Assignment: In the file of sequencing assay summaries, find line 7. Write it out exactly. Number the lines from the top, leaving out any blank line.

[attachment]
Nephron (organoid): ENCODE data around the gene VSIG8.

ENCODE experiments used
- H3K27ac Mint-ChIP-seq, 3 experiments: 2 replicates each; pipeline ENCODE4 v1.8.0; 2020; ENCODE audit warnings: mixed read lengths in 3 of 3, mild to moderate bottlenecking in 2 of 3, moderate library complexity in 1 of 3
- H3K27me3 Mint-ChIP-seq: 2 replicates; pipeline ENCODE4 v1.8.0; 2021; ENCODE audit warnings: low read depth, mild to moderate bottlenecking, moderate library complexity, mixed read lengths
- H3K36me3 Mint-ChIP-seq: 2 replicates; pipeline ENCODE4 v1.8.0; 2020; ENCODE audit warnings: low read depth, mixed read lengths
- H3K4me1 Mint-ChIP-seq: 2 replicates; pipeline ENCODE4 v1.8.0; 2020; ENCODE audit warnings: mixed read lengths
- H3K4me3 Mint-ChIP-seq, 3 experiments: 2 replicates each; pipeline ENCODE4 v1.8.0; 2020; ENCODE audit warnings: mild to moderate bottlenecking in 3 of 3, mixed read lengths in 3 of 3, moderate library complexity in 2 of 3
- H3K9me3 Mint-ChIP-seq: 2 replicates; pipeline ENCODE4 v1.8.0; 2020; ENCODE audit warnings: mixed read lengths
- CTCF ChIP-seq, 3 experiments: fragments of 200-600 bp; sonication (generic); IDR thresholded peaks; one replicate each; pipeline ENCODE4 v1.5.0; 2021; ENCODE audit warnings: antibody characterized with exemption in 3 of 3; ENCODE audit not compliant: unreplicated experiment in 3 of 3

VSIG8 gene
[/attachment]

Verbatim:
- H3K4me3 Mint-ChIP-seq, 3 experiments: 2 replicates each; pipeline ENCODE4 v1.8.0; 2020; ENCODE audit warnings: mild to moderate bottlenecking in 3 of 3, mixed read lengths in 3 of 3, moderate library complexity in 2 of 3